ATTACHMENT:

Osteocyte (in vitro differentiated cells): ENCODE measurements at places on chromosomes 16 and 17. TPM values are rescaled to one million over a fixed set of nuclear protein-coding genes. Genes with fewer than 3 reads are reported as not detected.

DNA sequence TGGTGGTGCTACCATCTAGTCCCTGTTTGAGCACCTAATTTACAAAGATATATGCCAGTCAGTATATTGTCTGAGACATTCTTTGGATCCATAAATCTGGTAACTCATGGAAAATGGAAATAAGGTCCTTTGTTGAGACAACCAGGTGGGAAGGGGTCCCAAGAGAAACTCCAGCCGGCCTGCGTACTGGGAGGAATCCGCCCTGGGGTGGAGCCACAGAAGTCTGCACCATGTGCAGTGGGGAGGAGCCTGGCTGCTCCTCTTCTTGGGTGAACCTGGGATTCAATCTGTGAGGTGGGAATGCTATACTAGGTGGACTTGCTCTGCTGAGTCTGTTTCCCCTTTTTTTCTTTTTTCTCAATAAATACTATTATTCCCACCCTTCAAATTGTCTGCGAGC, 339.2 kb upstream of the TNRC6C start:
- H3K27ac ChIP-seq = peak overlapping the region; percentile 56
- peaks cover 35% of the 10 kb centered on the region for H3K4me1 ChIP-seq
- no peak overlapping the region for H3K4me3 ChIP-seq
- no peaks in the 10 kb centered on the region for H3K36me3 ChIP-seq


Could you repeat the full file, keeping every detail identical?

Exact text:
Osteocyte (in vitro differentiated cells): ENCODE measurements at places on chromosomes 16 and 17. TPM values are rescaled to one million over a fixed set of nuclear protein-coding genes. Genes with fewer than 3 reads are reported as not detected.

DNA sequence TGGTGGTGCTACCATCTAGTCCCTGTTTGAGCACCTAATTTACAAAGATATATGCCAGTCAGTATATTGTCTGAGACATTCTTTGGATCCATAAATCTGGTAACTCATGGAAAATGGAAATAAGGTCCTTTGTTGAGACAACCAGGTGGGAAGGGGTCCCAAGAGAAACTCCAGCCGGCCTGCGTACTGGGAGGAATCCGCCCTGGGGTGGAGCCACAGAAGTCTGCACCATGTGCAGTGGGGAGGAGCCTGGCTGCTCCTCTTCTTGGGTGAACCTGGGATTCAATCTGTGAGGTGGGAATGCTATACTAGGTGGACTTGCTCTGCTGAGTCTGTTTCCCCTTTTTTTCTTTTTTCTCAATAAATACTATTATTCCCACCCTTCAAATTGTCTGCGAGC, 339.2 kb upstream of the TNRC6C start:
- H3K27ac ChIP-seq = peak overlapping the region; percentile 56
- peaks cover 35% of the 10 kb centered on the region for H3K4me1 ChIP-seq
- no peak overlapping the region for H3K4me3 ChIP-seq
- no peaks in the 10 kb centered on the region for H3K36me3 ChIP-seq